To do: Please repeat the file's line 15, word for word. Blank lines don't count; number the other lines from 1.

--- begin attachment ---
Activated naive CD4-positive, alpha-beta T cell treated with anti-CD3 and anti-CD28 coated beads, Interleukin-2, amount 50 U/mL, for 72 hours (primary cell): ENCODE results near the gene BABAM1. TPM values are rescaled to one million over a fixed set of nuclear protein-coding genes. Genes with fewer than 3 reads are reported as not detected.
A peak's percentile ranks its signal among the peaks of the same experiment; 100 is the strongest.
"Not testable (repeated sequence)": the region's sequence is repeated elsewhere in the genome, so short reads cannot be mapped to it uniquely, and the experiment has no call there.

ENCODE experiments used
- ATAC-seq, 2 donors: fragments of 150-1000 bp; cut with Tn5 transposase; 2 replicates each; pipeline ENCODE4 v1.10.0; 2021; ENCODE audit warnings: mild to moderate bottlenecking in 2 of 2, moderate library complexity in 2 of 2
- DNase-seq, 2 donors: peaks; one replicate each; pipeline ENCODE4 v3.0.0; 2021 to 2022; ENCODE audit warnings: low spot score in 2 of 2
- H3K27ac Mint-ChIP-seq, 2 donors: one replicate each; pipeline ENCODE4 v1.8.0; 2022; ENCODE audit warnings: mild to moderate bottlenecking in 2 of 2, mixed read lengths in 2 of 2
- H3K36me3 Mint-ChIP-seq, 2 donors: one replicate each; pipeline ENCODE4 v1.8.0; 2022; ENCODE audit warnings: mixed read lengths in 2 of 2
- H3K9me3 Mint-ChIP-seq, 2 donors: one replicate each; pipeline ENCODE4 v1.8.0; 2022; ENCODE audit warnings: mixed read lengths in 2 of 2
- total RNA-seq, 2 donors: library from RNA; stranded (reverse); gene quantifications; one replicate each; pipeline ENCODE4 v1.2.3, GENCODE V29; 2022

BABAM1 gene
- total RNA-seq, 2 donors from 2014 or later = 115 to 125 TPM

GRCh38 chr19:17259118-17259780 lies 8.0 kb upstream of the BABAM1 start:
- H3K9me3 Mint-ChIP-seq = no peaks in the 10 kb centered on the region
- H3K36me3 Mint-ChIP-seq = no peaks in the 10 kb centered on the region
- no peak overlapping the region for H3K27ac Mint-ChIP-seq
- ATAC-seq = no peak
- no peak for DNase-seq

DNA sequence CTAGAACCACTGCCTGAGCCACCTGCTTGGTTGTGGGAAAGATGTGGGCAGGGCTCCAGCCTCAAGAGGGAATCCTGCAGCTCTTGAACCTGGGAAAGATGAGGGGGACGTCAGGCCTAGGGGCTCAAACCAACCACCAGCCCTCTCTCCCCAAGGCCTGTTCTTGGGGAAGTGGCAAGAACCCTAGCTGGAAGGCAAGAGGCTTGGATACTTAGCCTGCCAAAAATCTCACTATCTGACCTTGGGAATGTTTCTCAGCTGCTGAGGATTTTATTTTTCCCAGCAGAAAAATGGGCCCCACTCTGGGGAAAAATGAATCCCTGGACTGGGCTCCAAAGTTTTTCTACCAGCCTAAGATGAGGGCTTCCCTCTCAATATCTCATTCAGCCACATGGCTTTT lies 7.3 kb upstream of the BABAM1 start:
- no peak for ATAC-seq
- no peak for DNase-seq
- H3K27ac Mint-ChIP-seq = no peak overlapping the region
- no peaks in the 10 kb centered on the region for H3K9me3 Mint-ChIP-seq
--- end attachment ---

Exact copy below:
- H3K36me3 Mint-ChIP-seq = no peaks in the 10 kb centered on the region